What if every marketing program was guaranteed to succeed?  And what if success was measured not in the number of Facebook ‘Likes’ or ‘Re-tweets,’ but how well a marketer delivered on what I call ‘Curious Disbelief?’

Let’s start with a definition. Curious Disbelief is simply getting consumers to:

  1. Pay attention
  2. Care
  3. Act

I’ll take each individually.

Three Questions to ask yourself:

1. How do you Get Consumers to Pay Attention?

We’re more and more connected across multichannel platforms and through mobile devices. Everything is faster and this shift is reshaping marketing communications.  A few examples:


  • Amazon Price Check  is changing how consumers shop & interact with retailers, providing both information & shifting the balance of control.
  • Television is seeing a radical shift.  From live viewer experiences like MTV ‘s second screen experiences’ that connect live TV through mobile devices to how Twitter has impacted what isnow called ‘appointment TV.’

This multichannel convergence forces us as marketers to change our perspective … think, plan, organize and communicate as your customers think.

2. How Do You Get Consumers to Care?

You need a great product or story.

Sounds simple, but when you look at recent retail failures of Borders and Circuit City, or challenges that companies like Groupon and Yahoo! face, it’s easier said than done.

A few best-in-class examples:

  • Trader Joes – Those that love Trader Joes REALLY love Trader Joes; it borders on evangelical. The retailer has perfected a quirky, well-priced product assortment that makes every shopping trip an adventure.
  • lululemon – Building community of passionate women around Yoga, lifestyle and pants that ‘make your butt look amazing,”  lululemon underscores its culture with great product and design.
  • Square – Square has turned every iPhone into a connected payment device. It is simple, seamless and has transformed and empowered small business.

Each of these examples prioritizes the consumer experience and delivers with flawless execution.

3. How Do You Get Consumers to Act?

Establish a highly personal connection & cut through the clutter.

I’ll take you back to my days leading brand marketing for Kmart, where our challenge was to cut through the industry clutter and build consideration.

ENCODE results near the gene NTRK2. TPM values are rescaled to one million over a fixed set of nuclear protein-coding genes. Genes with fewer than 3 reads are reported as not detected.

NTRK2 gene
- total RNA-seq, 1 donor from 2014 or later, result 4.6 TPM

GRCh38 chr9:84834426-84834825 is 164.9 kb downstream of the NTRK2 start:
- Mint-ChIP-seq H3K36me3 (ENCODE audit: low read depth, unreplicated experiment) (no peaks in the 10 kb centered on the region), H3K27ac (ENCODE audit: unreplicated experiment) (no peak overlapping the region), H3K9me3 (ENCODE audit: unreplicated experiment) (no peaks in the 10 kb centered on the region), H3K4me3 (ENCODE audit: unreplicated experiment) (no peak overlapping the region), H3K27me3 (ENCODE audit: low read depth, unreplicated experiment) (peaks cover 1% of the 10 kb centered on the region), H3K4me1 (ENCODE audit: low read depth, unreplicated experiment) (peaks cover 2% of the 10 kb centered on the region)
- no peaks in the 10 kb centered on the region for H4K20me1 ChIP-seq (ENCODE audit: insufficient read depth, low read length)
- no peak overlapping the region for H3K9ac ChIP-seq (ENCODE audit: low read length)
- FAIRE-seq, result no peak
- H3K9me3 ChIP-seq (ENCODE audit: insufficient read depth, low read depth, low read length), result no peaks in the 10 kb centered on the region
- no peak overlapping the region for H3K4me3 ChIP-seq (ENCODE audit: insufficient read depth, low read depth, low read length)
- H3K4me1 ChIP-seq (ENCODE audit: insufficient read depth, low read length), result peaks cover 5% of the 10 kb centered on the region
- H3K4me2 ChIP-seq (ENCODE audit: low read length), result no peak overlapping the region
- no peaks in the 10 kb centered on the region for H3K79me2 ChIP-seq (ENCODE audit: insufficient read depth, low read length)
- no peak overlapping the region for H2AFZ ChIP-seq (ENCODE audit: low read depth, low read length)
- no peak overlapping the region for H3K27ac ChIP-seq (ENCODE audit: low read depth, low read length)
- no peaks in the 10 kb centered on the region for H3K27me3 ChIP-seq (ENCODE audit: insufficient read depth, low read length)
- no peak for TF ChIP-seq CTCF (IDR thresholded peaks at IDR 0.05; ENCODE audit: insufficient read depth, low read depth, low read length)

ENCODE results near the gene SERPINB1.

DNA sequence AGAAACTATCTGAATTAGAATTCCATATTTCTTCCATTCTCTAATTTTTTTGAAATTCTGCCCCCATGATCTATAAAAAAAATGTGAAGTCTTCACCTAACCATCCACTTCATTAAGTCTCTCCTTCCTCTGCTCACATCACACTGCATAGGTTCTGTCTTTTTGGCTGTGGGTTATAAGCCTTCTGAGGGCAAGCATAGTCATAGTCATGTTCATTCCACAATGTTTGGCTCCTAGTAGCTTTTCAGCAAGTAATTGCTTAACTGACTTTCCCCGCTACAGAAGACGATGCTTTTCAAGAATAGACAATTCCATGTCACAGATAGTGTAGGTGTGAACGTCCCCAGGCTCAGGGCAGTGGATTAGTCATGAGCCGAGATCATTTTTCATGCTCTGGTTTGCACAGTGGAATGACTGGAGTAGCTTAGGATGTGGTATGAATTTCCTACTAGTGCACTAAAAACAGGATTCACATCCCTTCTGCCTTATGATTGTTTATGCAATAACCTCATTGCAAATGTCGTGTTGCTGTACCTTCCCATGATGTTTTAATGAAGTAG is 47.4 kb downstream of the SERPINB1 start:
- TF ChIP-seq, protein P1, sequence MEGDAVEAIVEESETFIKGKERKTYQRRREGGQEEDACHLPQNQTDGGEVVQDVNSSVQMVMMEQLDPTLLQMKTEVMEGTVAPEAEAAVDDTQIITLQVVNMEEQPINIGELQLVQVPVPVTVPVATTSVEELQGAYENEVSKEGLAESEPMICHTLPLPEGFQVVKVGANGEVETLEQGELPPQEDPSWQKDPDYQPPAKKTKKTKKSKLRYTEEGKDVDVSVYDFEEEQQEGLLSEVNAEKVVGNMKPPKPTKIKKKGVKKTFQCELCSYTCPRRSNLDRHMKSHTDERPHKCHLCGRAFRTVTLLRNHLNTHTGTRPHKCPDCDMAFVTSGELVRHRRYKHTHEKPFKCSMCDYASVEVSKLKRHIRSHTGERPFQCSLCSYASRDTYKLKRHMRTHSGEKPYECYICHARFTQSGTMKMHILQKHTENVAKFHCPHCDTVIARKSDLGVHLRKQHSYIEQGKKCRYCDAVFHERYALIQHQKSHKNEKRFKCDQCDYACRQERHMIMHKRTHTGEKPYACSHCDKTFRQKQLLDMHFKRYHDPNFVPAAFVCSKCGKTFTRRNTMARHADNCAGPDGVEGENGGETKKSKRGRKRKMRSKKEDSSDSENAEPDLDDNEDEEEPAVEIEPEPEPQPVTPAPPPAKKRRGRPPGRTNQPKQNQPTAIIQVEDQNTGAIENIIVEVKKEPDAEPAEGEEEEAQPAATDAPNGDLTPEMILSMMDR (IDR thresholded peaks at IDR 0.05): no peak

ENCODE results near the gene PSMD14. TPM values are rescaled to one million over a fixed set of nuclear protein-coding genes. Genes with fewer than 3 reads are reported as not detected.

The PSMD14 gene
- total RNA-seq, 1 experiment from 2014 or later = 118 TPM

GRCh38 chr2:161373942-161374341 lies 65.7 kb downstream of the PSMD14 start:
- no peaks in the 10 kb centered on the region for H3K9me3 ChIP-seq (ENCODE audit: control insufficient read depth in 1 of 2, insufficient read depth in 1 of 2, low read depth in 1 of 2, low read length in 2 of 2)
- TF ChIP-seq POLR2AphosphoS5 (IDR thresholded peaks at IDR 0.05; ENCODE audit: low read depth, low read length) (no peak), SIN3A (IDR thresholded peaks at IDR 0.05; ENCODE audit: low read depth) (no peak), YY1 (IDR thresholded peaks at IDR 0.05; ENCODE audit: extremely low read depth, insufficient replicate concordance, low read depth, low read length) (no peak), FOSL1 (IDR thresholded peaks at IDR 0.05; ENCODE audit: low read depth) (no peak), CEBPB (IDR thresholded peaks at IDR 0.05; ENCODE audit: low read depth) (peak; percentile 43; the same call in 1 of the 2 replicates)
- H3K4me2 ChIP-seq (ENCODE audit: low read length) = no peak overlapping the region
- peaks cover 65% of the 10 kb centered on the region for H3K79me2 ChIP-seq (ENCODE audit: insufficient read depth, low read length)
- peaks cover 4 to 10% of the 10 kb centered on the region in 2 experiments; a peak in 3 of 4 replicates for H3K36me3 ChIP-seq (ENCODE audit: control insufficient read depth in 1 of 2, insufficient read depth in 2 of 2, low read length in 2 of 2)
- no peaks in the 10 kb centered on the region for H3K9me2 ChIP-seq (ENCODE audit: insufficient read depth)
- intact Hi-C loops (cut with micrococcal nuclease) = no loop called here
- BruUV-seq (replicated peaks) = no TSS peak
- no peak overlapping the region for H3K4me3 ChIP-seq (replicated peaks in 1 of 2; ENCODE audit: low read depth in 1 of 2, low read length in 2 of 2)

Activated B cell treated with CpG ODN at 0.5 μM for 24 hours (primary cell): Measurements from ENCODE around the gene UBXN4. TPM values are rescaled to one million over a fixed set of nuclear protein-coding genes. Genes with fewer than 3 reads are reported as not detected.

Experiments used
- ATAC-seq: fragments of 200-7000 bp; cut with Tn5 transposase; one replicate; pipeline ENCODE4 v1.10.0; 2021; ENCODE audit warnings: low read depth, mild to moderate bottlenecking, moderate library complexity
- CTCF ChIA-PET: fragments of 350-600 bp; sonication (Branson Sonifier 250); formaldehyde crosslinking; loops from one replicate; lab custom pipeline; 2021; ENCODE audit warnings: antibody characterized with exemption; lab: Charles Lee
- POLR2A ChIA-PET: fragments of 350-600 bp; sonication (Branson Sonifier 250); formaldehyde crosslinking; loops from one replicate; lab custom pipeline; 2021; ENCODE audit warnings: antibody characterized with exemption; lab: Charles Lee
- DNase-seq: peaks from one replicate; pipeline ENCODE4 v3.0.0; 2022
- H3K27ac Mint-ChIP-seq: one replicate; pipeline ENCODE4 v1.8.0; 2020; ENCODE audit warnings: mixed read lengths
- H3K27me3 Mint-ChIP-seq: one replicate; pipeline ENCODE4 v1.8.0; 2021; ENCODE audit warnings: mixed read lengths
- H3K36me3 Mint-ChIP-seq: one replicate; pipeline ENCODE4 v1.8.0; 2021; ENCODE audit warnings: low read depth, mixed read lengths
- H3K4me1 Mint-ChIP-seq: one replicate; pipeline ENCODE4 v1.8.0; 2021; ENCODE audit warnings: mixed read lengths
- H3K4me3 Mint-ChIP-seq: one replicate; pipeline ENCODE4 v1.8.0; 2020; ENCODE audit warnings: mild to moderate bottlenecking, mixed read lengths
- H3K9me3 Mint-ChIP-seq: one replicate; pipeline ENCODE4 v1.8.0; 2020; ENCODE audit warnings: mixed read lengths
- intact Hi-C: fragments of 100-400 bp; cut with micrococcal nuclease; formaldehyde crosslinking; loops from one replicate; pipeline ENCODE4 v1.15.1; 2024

Kmart surprisingly had a great story to tell with improved product quality and design . . . and a staff of talented in-house designers.

So instead of running a thirty second ad or spending money on billboards, we hired a team of Sundance-winning documentary film makers to tell our story.  This was Kmart’s opportunity to differentiate –150 videos and 4MM+ views later, along with solid industry praise, we were able to foster a personal connection with customers and differentiate from the ‘sameness’ within big box retail.

Here are three takeaways to ‘Build Curious Disbelief’:

  1. Be Shockingly Different:  Lets take Lada Gaga as an example, love her or hate her, Gaga is different, an open book.  And with Kmart Design all content was unscripted, exposing our flaws that also led to an honesty that resonated with consumers.
  2. Poke the Box: The title of Seth Godin’s recent book about ‘initiative’ & ‘making a difference” is also what makes Trader Joes & Gaga so special. Both Trader Joes and Gaga don’t follow trends; they lead and have the guts to fail.
  3. Make them Uncomfortable: This especially goes for selling an idea internally, don’t ask permission – with Kmart Design I filmed the pilot episodes & tested with consumers, making it impossible for senior executives to say ‘no.”  With Lady Gaga, her actions make many uncomfortable, but there’s no doubting the impact.

Thus, whether you’re a legacy brand fighting for survival like Kmart or a start-up in an emerging space like edo or mega-superstar, Lady Gaga … the idea of ‘Building Curious Disbelief’ transcends.

Jeff Fagel, Former VP Marketing

Jeff Fagel was formerly edo Vice President, Marketing and Brand Development.

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